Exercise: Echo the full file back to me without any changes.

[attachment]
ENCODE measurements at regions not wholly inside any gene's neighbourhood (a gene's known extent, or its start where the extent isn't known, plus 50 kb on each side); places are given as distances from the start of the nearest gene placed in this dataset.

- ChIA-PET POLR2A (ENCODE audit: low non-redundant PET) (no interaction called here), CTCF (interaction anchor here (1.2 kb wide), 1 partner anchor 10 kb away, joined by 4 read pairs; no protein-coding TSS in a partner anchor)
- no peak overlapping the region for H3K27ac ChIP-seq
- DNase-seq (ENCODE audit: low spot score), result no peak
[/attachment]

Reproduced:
ENCODE measurements at regions not wholly inside any gene's neighbourhood (a gene's known extent, or its start where the extent isn't known, plus 50 kb on each side); places are given as distances from the start of the nearest gene placed in this dataset.

- ChIA-PET POLR2A (ENCODE audit: low non-redundant PET) (no interaction called here), CTCF (interaction anchor here (1.2 kb wide), 1 partner anchor 10 kb away, joined by 4 read pairs; no protein-coding TSS in a partner anchor)
- no peak overlapping the region for H3K27ac ChIP-seq
- DNase-seq (ENCODE audit: low spot score), result no peak